Sixth in a series

Loan servicing is one of the least understood aspects of mortgage banking, but one that has wreaked havoc with borrowers and at times posed significant financial volatility for banks and other firms engaged in this activity. 

A major contributing factor to the unprecedented problems in servicing nonperforming loans during the mortgage meltdown is the simple flat pricing structure for compensating servicers for their activities.  A fiercely competitive market during the housing boom, coupled with this pricing model, led to vast underinvestment in systems and personnel capable of handling the onslaught of nonperforming loans. Servicers were caught flat-footed when the crisis hit.

The failure to sufficiently price for the costs and risks inherent in the servicing process, under both benign and stressful environments, is an important lesson for servicers as it was for mortgage originators.  The Federal Housing Finance Agency is considering adjustments to the servicing compensation model. The best alternatives are those that offer a risk-based approach to the problem.

Such an approach is likely to improve the borrower's experience with the servicer, reduce the volatility of a traditionally difficult asset to hedge and open the door for other market participants to compete for the servicing asset – thereby addressing the concerns over excessive concentration in this activity by a few large players.

Under today's pricing structure for Fannie Mae or Freddie Mac loans, servicers retain a minimum servicing fee of 25 basis points on the outstanding principal remaining of loans being serviced, regardless of the mortgages' risk profile.  During normal periods when defaults are relatively low, the primary activities of mortgage servicers include processing payments and other related administrative functions, which are characterized by a high degree of automation.  Servicers can dramatically improve operational efficiencies by scaling up their operations and leveraging technology.  The fees earned by servicers more than compensate them for the costs borne during these periods.

However, the economic pressures to improve efficiency reduce investment in the predominately manual process associated with servicing nonperforming loans. The limitations of the flat-fee servicing model are laid bare once loans begin defaulting. Dunning late payers, tracking down unresponsive borrowers, negotiating loan modifications: these aren't jobs for a machine, or inexperienced temps.

In addition, the servicer's compensation, an interest-only strip off the mortgage interest payments from the borrower, poses significant risks.  These assets, referred to as mortgage servicing rights, are created from cash flows associated with the servicing process including the servicing fee, ancillary income, float interest income and other revenue sources.  MSR valuations are notoriously unstable, due to the risk that borrowers will pay off their mortgages sooner than expected, the fair-value accounting treatment and the dearth of market pricing information for this asset.  And hedging the interest rate risk of such assets poses its own unique challenges given the complex relationship between the hedge position and underlying MSR asset and the difficulty of establishing an “effective hedge” under accounting rules.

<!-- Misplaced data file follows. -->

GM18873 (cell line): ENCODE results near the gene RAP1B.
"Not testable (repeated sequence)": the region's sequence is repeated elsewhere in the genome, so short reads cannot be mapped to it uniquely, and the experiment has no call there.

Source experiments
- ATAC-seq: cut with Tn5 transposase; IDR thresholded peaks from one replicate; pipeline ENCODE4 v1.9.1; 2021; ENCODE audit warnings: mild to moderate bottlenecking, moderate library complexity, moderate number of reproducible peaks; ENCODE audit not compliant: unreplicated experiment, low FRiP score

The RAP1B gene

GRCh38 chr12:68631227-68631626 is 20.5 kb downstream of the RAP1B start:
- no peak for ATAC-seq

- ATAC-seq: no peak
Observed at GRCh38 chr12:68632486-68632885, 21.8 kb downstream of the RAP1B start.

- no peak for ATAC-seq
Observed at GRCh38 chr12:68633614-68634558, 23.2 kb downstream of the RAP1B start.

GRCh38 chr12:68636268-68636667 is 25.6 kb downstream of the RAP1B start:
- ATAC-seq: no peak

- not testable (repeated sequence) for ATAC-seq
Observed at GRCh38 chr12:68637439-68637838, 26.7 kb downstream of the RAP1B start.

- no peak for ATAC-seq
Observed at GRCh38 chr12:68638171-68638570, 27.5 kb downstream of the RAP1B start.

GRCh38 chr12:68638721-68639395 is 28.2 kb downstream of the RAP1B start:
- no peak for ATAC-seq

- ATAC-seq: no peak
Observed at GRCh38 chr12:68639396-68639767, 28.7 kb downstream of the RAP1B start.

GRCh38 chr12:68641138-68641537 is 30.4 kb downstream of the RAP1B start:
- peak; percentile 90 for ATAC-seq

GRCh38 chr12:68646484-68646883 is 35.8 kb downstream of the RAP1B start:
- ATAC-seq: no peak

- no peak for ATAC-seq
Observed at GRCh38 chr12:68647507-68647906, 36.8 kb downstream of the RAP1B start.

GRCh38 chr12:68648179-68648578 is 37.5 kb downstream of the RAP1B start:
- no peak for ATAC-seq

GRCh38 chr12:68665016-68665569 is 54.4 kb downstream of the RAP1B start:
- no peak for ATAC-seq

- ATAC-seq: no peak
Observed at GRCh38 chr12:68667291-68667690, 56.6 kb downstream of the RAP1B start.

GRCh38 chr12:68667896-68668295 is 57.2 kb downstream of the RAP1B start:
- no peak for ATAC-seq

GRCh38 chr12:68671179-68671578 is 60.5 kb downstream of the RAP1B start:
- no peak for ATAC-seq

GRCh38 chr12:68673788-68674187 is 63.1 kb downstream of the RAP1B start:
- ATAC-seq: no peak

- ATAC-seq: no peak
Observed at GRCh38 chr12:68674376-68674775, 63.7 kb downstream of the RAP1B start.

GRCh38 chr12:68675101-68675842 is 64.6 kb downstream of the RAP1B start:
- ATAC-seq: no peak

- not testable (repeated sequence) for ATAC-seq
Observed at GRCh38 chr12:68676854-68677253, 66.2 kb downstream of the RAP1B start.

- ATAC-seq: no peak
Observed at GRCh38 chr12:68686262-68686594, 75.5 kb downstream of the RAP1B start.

One alternative under discussion is to pay servicers a reduced flat servicing fee (say, 20 basis points rather than 25), with the difference stored in a reserve account that may be tapped to defray the costs associated with delinquent loans. Another idea is a fee-for-service model that pays the servicer a set number of dollars per loan, rather than a percentage of unpaid principal, in addition to providing for extra compensation for nonperforming loans.  

Stan Kurland, the founder, chairman and CEO of PennyMac – a company formed in the depths of the crisis, now a leading a nonbank mortgage company – believes capital to support servicing rights is critical to a better-functioning market.  His solution would retain the 25 basis point flat fee structure but allow servicers to pledge a strip of that – up to 18 basis points – as collateral for financing. This would open the business to more nonbank competitors, since they'd have a new way to finance operations. The amount that could be stripped off would depend on the risk profile of the asset as well the quality of the servicer. 

Stan's plan would also give servicers an incentive to invest in the high-touch capabilities needed for problem loans. If a servicer did a poor job of resolving troubled loans, the investor in the loans could bring in a specialty servicer – and make the original servicer foot the bill. It could pay the cost directly, or in the form of reduced cash flow to the financed strip (in which case the servicer would have to cover the difference for its lenders).

This solution elegantly addresses the bifurcated nature of the business, in which performing loans can be handled in assembly-line fashion and nonperformers require TLC. Such a straightforward and executable concept could critically change the mortgage industry and attract more private capital into the servicing market by allowing other participants to efficiently invest and leverage MSRs and thus compete on a level playing field with banks for servicing.

Next: The Qualified Residential Mortgage rule and risk retention.

Clifford V. Rossi is the Executive-in-Residence and Tyser Teaching Fellow at the Robert H. Smith School of Business at the University of Maryland.